• Offer a specific Alternative Action (like, “Shop at the People’s Food Co-op”).  When people have an alternative action to replace the action they are boycotting, it makes it easier to follow through.

And an added bonus— you can throw some support to an organization who *does* share the boycotters’ values.  [8.28.09]

Measurable:

A 10-day boycott spans enough time, a specific enough time, and a specific enough action that its impact cam be measured. Metrics 101 reminds us that its difficult to measure something that has no specific beginning and no specific end…  Boycott organizers could measure the impact themselves if they choose to, and do this more easily than with an ongoing boycott. While the most precise measure of the effect of the boycott would be to compare same store sales vs. the previous year, even without access to that kind of data, activists could use reasonable proxy measures; they could count the # of cars into the parking lot for a week before the boycott vs those in the parking lot for 7 days of the boycott. Time intensive, yes, but also measurable.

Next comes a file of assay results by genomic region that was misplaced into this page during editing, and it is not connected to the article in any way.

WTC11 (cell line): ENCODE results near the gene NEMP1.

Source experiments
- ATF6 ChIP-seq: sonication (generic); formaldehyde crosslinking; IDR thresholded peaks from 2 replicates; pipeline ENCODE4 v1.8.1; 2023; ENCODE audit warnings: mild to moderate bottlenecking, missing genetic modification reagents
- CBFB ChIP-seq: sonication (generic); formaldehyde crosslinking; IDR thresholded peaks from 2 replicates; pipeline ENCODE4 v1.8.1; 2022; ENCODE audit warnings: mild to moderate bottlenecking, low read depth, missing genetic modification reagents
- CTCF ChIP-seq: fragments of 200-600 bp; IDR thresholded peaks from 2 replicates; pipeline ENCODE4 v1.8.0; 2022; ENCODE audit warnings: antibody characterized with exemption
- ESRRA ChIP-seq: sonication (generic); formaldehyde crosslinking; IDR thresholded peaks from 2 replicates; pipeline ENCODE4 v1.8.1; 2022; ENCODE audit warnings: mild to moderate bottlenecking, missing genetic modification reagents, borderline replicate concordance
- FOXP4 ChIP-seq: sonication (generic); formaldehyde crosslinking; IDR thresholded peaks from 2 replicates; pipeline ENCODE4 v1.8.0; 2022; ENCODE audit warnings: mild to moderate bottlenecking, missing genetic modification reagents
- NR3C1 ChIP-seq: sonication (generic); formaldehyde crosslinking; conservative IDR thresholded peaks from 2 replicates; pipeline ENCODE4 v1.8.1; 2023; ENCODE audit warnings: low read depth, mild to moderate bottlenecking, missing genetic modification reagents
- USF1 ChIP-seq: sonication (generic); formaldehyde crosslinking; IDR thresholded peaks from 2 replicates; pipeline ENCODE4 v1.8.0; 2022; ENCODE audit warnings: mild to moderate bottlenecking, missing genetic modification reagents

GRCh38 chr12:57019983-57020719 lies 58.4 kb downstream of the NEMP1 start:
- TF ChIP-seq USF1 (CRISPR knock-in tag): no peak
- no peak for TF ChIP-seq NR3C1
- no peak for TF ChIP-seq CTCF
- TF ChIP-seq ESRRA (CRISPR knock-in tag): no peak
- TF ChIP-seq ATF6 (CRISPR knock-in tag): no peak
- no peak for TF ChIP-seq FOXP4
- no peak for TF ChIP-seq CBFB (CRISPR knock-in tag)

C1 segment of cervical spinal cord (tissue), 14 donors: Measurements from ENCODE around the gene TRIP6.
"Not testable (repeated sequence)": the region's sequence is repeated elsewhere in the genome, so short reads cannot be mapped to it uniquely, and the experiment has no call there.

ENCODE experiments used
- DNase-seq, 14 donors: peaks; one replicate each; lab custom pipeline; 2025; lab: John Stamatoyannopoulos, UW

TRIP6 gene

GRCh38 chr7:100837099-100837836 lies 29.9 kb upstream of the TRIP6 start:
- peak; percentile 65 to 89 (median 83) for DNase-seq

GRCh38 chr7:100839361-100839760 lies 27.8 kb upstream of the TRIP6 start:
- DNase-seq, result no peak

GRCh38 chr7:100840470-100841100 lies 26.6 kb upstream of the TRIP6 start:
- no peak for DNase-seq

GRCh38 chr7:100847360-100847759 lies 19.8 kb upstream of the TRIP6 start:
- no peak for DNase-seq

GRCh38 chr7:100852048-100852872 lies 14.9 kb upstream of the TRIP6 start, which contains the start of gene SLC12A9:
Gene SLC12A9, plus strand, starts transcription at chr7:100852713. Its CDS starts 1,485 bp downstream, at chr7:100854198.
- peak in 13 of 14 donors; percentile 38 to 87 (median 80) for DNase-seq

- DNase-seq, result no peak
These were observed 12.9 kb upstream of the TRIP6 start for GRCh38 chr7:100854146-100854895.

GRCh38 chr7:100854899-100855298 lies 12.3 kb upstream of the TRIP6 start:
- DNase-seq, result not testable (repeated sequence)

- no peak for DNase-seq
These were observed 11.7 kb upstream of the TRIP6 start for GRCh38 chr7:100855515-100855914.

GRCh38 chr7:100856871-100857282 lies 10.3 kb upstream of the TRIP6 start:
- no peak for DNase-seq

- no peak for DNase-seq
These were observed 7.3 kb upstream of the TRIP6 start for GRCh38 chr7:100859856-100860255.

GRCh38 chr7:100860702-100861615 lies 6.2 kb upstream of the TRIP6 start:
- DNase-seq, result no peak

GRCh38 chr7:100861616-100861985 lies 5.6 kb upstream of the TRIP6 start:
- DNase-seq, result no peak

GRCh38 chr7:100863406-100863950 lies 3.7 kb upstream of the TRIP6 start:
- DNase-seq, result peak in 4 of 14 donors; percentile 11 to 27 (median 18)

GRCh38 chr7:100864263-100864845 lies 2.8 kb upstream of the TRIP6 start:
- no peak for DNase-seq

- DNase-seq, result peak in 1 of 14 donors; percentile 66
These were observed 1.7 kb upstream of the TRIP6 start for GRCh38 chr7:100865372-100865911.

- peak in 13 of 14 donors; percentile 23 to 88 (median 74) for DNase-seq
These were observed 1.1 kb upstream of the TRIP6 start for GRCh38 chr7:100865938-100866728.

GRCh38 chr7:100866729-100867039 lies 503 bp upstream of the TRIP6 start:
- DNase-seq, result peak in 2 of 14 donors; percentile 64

200908270945.jpgA 10-day boycott is measurable in another way too— other people can see a focused boycott more easily than one stretched out over time. This visibility helps boycotts do their best work, of damaging the organization’s reputation. Mashable notes the drop in consumers’ positive perceptions of Whole Foods, and suggests that this is linked to boycott efforts on Facebook.)

Achievable:

For angry Whole Foods customers, it’s just not that hard to skip one purchase cycle. And, even for those who are not quite so angry or quite so convinced, a 10 day boycott is something they might participate in. It’s a lot easier to shop elsewhere just once or twice, and then to go back to Whole Foods, becuase this requires much less commitment than an ongoing boycott.

Relevant:

Folks who are mad at Whole Foods, want to demonstrate just how angry they are. A 10-Day boycott of Whole Foods will show that many regular customers are mad. Customers can direct their anger/values into their behavior, and “do something” rather than just stew about it. And, they can direct their frustration at the purported source of their concern– the organization that is Whole Foods.